Wednesday, November 14, 2012

Two Charlie Chaplain Films

Iowa Guru and I recently bought a box set of Charlie Chaplin films. We've watched two of them, and one learns that Chaplin was not simply a sad-sack, slapstick performer from the silent era, but an incredibly graceful and talented actor.

Modern Times is considered by many to be Chaplin's's greatest film. Made in 1936, it is in large measure a silent film, including large portions that use separate shots to display dialog, altougth later in the film some voice is used (as well as music). This film includes the famous scenes where Chaplin travels through a large series of gears. He winds through them like a reel of film through projector. This scene and other scenes that display work on an assembly line use his amazing slapstick sensibility. Yet, in another portion of the film, Chaplin dances, and he does so with the grace and litheness that is quite amazing.

Chaplin wrote and directed Modern Times, and in it you can appreciate his sense of concern about modern life and  especially the life of those less fortunate. The film centers on the destitution of those thrown out of work by the Depression and the often ugly demands placed on those who could work. The film also shows  "the little man" ensnared by the police and the legal system. Chaplin was eventually forced to leave Hollywood and the U.S. because of his alleged association with "Communists", but I think the fair assessment of hims would be of a person  who was concerned for the type of characters that he made famous. (If you haven't seen The Great Dictator, then you don't not have a complete appreciation of Chaplin's sense of injustice and support of democracy the belies any other charges that might be brought against him.)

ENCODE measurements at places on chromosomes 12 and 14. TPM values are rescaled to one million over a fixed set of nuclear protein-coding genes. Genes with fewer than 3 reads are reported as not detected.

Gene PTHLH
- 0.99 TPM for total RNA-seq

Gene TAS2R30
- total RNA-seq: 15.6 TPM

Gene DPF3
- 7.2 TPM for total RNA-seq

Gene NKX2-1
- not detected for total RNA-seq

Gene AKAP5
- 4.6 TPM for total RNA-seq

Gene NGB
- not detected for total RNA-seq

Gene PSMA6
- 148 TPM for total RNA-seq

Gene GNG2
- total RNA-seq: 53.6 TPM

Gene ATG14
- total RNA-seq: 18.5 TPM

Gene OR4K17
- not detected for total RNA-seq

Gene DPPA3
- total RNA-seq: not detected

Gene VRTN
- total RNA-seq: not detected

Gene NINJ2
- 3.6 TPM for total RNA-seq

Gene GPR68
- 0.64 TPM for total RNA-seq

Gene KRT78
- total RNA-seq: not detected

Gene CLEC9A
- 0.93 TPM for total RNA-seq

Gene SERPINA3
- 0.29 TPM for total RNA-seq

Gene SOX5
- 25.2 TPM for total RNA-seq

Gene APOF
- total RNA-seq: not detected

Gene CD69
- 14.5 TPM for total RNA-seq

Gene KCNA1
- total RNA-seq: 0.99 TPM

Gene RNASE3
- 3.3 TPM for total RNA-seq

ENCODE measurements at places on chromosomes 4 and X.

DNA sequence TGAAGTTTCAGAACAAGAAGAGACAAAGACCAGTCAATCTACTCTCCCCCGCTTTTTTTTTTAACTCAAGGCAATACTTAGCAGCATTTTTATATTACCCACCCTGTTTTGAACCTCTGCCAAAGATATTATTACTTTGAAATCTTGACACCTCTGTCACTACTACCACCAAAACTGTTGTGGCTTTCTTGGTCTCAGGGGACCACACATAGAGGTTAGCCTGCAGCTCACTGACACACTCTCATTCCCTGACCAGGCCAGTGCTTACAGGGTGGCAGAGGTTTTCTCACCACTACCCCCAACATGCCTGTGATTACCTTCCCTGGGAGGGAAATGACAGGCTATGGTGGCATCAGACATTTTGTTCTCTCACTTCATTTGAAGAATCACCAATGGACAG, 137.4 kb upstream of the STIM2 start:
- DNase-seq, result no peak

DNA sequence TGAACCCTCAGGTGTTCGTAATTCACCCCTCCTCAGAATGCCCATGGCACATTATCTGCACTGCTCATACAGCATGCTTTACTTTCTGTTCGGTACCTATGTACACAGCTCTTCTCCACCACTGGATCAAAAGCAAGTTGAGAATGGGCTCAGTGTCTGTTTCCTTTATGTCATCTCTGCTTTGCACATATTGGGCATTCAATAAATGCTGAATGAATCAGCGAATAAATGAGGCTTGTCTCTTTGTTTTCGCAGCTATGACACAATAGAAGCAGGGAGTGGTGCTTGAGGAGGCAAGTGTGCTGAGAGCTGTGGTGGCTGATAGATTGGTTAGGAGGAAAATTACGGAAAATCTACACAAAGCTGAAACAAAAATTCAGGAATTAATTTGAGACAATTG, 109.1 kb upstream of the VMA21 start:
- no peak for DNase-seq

The other film we viewed was A King in New York, the last feature film the Chaplin made. It was filmed in Great Britain and released in Great Britain in 1957, but was not released in  the US until 1967. In this film, Chaplin plays a king exiled to New York City. It again combines Chaplain's fascination with physical humor along with  cutting social satire. Chaplin ridicules the red hunting and red baiting that was plaguing the US in the 1950s. As a victim of such witch hunting, Chaplin had a full appreciation of what it entailed. Chaplin doesn't beat his audience over the head with anger or sarcasm, but instead he uses a gentle humorous ridicule and truly sympathetic characters who do their best when caught up in appalling circumstances. This latter Chaplin, which IG and I have seen in some other later films, is quite an appealing figure. For someone who began in the silent era, Chaplin always displays the utmost and consummate skills would truly fine actor.

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